In accordance with the method of the invention the facility operator offers his customers an option to purchase in advance admission to the best seat in the facility that remains unsold and available when the customer arrives at a future event and charges the customer a small premium for this option. If the customer elects to pay for the best available seat option, then partial admission data is loaded into the virtual ticket device at the time of purchase and this data is supplemented and completed at the time of the event in a manner described below. The premium, together with the price of a general admission ticket may be charged to the customer at the time of advance purchase. When the customer enters the facility he may be charged an additional fee which depends upon the grade and location of the best available seat. Typically, the additional fee will be somewhat discounted from the price the customer would have been charged had he purchased a guaranteed ticket in advance for the same seat. As an optional feature, the customer may also specify in advance the a maximum additional amount he is willing to pay at the time of admission and the operator determines the best available seat by taking this maximum price into account. Thus, as used herein, the term “best seat available may mean the best seat within a particular price range.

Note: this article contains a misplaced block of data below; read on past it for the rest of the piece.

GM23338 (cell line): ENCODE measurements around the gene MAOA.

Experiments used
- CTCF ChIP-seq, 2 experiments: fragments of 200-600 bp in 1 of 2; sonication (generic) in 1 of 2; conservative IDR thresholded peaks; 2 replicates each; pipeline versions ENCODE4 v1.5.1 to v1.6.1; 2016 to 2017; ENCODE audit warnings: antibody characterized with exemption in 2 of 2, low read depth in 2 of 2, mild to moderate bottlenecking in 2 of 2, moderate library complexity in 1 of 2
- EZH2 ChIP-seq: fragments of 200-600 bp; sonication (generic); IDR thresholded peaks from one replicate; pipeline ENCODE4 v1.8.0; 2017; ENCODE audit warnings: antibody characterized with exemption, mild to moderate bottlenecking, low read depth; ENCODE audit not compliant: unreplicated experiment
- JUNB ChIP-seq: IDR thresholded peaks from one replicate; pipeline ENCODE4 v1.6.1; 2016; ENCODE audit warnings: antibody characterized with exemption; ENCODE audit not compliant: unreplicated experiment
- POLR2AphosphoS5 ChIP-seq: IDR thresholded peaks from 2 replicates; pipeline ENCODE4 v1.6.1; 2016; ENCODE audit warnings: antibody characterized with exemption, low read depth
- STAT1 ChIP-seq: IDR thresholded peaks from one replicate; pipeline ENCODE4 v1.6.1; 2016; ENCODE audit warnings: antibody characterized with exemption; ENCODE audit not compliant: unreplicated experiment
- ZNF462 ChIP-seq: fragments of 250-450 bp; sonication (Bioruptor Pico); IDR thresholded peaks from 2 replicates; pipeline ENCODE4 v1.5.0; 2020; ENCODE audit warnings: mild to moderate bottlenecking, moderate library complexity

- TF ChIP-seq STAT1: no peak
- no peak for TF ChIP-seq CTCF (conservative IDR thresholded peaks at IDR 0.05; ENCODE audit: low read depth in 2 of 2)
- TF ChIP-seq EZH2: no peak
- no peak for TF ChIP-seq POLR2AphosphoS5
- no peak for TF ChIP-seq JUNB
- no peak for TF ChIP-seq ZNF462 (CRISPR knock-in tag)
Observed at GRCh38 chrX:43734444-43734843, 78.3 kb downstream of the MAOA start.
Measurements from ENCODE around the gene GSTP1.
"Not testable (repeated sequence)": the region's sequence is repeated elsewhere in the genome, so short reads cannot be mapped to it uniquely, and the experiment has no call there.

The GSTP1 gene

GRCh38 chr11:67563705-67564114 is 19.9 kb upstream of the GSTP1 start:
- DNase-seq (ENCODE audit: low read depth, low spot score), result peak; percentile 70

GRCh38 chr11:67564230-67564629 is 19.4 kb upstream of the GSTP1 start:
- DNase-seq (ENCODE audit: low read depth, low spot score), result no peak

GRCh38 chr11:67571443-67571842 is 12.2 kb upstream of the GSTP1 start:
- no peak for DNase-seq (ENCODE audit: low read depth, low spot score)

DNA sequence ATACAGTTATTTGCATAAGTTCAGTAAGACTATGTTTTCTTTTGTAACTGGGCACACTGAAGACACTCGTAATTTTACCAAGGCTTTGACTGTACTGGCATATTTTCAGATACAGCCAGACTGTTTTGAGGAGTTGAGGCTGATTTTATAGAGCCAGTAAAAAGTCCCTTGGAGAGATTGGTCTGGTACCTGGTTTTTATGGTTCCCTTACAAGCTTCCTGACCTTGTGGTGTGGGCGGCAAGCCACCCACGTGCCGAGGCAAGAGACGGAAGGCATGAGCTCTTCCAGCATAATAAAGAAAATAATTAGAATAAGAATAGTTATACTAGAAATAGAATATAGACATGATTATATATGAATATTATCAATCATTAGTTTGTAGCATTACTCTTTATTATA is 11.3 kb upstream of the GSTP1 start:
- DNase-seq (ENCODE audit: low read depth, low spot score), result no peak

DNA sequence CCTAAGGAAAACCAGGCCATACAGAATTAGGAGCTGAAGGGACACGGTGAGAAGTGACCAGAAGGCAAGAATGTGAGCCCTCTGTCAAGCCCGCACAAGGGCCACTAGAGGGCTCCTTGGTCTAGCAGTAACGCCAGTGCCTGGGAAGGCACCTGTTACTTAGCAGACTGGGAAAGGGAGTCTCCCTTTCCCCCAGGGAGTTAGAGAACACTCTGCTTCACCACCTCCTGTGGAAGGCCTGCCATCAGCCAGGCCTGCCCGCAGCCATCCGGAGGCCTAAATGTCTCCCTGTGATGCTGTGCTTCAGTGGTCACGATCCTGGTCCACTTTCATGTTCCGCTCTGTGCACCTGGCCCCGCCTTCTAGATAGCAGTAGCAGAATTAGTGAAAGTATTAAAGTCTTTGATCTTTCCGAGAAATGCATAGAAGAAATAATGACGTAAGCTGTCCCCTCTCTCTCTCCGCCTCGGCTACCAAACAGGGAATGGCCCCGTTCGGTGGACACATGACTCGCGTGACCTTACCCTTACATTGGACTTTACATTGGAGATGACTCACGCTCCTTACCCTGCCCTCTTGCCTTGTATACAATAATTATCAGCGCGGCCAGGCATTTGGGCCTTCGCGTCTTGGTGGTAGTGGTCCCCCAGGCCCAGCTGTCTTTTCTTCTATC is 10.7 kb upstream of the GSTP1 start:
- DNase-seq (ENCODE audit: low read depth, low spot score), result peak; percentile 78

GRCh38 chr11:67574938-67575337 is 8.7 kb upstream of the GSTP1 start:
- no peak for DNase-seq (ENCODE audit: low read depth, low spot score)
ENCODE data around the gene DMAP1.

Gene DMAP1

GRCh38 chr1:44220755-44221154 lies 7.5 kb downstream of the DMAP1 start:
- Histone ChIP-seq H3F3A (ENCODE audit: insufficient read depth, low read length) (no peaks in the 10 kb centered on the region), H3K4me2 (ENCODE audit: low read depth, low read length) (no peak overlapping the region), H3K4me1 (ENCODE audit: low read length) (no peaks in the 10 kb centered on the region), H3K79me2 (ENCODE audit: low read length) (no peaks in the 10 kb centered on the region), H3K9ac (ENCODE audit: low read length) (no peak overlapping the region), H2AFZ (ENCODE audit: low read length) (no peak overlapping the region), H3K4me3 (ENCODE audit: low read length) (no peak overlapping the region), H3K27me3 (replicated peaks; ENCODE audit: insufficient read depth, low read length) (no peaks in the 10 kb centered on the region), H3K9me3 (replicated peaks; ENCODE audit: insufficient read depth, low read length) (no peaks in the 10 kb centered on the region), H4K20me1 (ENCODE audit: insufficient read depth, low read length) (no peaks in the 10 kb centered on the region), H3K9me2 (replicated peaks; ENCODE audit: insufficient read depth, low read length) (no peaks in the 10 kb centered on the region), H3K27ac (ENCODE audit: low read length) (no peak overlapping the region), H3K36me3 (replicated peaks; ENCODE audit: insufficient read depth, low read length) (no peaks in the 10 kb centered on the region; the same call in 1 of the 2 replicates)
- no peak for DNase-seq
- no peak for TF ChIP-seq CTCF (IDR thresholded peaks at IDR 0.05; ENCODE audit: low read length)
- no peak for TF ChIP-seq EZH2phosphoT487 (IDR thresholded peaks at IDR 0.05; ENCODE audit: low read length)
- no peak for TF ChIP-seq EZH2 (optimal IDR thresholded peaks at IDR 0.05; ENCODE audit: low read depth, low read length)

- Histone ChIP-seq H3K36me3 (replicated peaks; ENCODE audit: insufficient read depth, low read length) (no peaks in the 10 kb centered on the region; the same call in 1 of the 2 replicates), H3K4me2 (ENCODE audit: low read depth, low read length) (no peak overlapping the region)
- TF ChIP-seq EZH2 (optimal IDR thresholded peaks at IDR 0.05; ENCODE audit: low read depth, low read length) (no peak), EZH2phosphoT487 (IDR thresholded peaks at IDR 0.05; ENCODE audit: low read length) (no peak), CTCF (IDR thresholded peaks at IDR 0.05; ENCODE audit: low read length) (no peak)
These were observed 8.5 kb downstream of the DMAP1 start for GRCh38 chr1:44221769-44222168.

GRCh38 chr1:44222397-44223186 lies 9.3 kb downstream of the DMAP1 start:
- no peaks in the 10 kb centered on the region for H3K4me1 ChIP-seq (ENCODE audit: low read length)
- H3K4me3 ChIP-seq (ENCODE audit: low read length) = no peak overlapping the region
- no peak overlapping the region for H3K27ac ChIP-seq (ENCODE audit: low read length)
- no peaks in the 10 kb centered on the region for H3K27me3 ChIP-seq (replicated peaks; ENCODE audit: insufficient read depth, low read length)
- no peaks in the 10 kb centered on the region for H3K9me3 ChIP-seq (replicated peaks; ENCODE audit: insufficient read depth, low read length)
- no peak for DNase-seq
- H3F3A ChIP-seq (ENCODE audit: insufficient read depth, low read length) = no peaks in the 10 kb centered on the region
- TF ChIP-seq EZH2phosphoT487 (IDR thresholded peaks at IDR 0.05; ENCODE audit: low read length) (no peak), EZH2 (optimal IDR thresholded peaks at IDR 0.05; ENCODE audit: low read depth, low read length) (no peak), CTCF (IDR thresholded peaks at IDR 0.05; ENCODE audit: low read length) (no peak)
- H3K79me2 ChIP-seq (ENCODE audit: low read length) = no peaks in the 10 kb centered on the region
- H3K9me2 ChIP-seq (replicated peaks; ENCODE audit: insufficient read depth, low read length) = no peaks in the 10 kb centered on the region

Downloaded venue data file 215 may be used to store such information as the virtual electronic ticket, electronic maps of public facility 100, text information related to concession stands and vendor shops, and text information related to security and first aid at public facility 100. Downloaded venue applications 214 may include one or more applications executed by processor 205 when the customer is at public facility 100. In particular, downloaded venue applications 214 may include a communication application that enables processor 205 to control the operation of RF interface 270 and wireline interface 280 such that virtual ticket device 200 is capable of communicating with access points AP1-AP8 and entry point terminals EPT1-EPT4 at public facility 100. For example, the communication application may configure RF interface 270 in virtual ticket device 200 to use the operating frequency channels and medium access control (MAC) layer protocols used by AP1-AP8 and EPT1-EPT4.
FIG. 3 illustrates virtual electronic ticket 350 displayed on virtual ticket device 200 according to one embodiment of the present invention. Virtual ticket device 200 comprises display 220, and keypad 230. The lower portion of display 220 contains scratch pad 305 and a plurality of icons, namely icons 11, 12, 13, and 14. The upper portion of display 220 contains virtual electronic ticket 350. Virtual electronic ticket 350 comprises event name field 352, event date field 354, venue name field 356, seating information field 358, ticket serial number field 360, and bar code field 362.